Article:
Sunday, August 16, 2009

Jazz by any other name?

In today’s Minneapolis StarTribune, theater critic Graydon Royce asks, “Does the old-school definition of opera as ‘drama set to music’ require a fresh look?” Ben Krywosz, artistic director of Nautilus Music-Theater, says, “There would have been a whole different hoopla around [Tony Kushner’s] ‘Caroline, or Change’ if they [the Guthrie Theater] were positioning that as an opera…. There are many people who wouldn’t come if they called it an opera.”

I didn’t go to see “Caroline, or Change” because they called it a musical. This despite the raves it earned from the press and the many friends who urged me to go. I don't like musicals. I can’t help it. I don’t want to help it. I suppose I feel about musicals the way Tabatha Southey feels about jazz, a confession that makes me kind of blue.

But opera, I love.

And jazz, of course. Something a lot of people won’t go to because they call it jazz, even though that four-letter word encompasses a vast universe of sounds and styles. I know better than to talk about jazz with some people I care about very much, including my own offspring. I say the word and their eyes glaze over and their ears slam shut. They don’t want to hear "jazz" like I don’t want to hear “musical.”

So, what if we call jazz something else? I realize (duh) I'm not the first person to ask this question, but I'm curious to hear what people think.

Ahmad Jamal has called it “American classical music” since the early 1980s. During an interview last November, he explained: “That gave expression to what I was thinking for years. I didn’t just think of it out of the blue. It was a culmination of thinking about what this music is, and the terminology that is used to refer to this music…. I’m not paranoid about the word ‘jazz.’ But what happened is that we sophisticated a very unsophisticated term, and…the word is used very loosely. What we have done is made the world accept something that was not even acceptable at one time. ‘Stop jassing it up’ was an affront.”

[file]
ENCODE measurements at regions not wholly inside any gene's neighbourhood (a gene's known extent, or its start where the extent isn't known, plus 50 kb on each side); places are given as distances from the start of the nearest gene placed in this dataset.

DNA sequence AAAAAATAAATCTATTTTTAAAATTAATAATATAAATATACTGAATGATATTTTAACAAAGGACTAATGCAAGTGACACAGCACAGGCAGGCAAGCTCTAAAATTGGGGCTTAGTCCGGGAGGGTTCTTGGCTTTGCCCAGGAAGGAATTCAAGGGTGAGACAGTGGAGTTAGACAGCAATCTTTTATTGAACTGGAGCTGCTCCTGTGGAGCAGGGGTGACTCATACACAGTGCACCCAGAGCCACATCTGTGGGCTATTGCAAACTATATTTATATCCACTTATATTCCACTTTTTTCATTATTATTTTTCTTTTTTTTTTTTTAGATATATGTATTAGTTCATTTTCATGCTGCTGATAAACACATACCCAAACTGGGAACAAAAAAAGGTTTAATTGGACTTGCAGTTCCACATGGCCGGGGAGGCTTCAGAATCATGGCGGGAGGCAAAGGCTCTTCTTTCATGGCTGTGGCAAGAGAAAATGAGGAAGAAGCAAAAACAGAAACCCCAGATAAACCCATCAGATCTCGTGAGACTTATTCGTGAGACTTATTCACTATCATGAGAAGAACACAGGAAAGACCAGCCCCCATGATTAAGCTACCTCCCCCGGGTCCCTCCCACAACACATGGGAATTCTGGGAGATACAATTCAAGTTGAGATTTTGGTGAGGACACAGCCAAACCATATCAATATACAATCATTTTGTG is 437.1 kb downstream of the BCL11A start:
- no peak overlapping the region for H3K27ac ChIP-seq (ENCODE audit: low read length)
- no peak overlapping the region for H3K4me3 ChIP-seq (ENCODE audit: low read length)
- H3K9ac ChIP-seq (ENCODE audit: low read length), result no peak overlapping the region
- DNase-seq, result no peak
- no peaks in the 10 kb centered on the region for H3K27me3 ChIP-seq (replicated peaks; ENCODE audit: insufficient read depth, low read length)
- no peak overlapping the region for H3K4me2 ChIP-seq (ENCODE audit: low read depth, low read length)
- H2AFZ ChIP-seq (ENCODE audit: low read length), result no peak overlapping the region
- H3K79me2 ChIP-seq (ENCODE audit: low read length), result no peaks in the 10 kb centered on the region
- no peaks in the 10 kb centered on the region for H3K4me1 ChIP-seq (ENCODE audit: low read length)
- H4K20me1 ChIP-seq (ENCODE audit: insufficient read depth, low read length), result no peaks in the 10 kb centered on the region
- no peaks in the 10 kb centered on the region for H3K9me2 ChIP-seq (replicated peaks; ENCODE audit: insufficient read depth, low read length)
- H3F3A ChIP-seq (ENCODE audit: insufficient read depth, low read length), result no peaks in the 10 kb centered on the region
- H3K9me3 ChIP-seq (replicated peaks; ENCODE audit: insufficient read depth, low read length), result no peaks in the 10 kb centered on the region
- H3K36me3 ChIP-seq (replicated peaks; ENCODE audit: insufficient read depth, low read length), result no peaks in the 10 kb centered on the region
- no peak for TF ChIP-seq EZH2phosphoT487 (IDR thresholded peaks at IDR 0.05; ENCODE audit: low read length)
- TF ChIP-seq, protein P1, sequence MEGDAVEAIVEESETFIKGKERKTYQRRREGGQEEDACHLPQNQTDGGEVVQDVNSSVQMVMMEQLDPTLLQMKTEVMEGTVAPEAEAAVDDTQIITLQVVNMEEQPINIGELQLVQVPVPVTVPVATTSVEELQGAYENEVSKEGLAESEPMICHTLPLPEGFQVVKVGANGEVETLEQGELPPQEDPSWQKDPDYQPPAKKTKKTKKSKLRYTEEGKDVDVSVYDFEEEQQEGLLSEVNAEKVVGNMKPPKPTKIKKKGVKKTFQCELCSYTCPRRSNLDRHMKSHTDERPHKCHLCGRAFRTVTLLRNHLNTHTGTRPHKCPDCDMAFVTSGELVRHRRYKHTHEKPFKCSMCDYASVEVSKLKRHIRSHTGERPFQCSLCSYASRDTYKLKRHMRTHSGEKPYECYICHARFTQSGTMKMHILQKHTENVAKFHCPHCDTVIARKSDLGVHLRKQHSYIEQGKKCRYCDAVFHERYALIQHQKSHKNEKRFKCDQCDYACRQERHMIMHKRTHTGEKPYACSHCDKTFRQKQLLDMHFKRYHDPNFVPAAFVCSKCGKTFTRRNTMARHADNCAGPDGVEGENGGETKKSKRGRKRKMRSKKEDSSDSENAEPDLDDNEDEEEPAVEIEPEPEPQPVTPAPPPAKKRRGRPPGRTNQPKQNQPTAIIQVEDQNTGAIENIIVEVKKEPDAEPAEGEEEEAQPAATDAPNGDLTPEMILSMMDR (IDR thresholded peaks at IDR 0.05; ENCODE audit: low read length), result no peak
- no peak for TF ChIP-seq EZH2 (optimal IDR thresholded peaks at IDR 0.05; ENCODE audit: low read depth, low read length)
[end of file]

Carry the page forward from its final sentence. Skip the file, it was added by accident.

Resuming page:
Jamal believes that musicians, not audiences (or critics) should coin the terms used to describe their music: “If you want to change the lingo, the language, in any direction, it should be done by the practitioners.”

Ah, but Willard Jenkins has come up with an interesting phrase to describe the music, and he’s not a musician, though he is almost everything else one can be in the world of jazz: consultant, producer, writer, journalist, planner, teacher, broadcaster, fundraiser, educator, artistic director, and “arranger” of Randy Weston’s autobiography, African Rhythms, to be released by Duke University Press in 2010. Jenkins calls it “serious music.” Read his blog and see how that term works its way into your awareness and makes itself very comfortable.

But would people go to hear something called “serious music”? Or “American classical music”? Or “improvisational music”? Or “free music”? (Only if that always meant no cover charge.)

What else do people call jazz? What else can they call it? What else should they call it?

What if we called it simply “live music”? Come on in, take a chance. If you like it, stay. If you don’t like it, leave.


  1. I can't really endorse the use of the terms "American classical music" or "serious music" in place of the widely used (if inadequate) term jazz. To call it American classical music first implies that jazz must be American, which it is not. Though I'm sure Mr. Jamal's point is that jazz has its roots in America, calling it American classical music will be increasingly inaccurate in the face of so much serious jazz coming out of Europe. Secondly, calling it classical music is a bit misleading, as it either implies a connection to the American composers of what is usually called classical music or it leaves no term to describe their music.

    Calling jazz "serious music" is even more troubling. Though I agree that good jazz is serious music, imagine this exchange: "I enjoy Stravinski, Bartok, Ives, and Messiaen. Do you like their work?" "No, I like serious music." Besides, I don't think that the seriousness of jazz is the quality that needs to be brought out most. Perhaps many years ago it was a point that needed to be made, but nowadays too many people regard jazz as overly intellectual, forbidding and unemotional. And I believe some of it is.

    As much as I appreciate the continuity of the jazz tradition, perhaps the solution is not to come up with a new term that will describe the whole of jazz but to better and more frequently use terms that specify sub-sets of it. That way, when I ask my friend if she likes jazz (Henry Threadgill) she won't say that she hates jazz (Glenn Miller).

  2. The term "serious music" makes me want to immerse myself in the Lady Gaga catalog.


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